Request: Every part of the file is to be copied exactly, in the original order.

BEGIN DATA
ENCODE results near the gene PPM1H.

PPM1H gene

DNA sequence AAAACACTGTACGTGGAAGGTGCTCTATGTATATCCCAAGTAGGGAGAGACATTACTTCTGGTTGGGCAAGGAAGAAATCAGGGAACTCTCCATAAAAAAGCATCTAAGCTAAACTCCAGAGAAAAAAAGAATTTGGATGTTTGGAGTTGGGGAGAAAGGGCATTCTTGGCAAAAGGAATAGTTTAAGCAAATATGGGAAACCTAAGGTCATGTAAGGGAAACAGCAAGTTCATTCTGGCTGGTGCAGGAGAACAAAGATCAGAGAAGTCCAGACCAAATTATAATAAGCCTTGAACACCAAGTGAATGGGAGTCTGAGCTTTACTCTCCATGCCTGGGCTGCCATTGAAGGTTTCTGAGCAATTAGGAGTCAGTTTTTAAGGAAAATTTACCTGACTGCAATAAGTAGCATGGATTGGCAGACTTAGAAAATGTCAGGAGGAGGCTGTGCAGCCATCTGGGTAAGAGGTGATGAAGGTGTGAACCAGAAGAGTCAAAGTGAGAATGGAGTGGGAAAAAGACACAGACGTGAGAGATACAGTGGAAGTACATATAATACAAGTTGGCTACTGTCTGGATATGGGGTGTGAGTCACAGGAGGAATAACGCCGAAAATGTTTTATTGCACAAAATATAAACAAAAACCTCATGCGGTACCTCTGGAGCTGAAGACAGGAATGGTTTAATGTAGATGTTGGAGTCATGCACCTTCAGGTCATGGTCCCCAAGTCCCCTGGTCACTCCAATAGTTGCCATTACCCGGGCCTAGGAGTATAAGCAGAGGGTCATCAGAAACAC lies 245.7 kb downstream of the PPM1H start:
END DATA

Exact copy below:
ENCODE results near the gene PPM1H.

PPM1H gene

DNA sequence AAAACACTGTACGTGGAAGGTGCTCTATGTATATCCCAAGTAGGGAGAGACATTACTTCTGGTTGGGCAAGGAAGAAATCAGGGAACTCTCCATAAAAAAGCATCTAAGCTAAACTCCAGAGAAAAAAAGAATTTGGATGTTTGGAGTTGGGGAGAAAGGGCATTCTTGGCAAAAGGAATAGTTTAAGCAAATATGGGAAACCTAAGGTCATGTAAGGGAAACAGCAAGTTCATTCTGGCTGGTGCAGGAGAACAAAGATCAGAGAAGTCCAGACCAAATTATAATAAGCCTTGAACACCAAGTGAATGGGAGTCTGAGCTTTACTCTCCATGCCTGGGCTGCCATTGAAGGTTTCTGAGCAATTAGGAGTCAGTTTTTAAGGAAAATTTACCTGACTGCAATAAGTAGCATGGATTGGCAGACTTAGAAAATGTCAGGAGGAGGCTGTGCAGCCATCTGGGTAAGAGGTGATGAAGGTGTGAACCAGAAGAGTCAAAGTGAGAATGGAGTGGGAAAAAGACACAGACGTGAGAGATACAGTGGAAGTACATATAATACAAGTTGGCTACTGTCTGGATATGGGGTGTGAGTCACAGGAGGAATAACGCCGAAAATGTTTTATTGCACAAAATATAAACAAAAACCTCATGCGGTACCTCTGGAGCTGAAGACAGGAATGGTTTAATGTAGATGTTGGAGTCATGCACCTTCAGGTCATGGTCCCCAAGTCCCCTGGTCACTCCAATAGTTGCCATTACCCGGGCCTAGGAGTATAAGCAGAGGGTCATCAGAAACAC lies 245.7 kb downstream of the PPM1H start: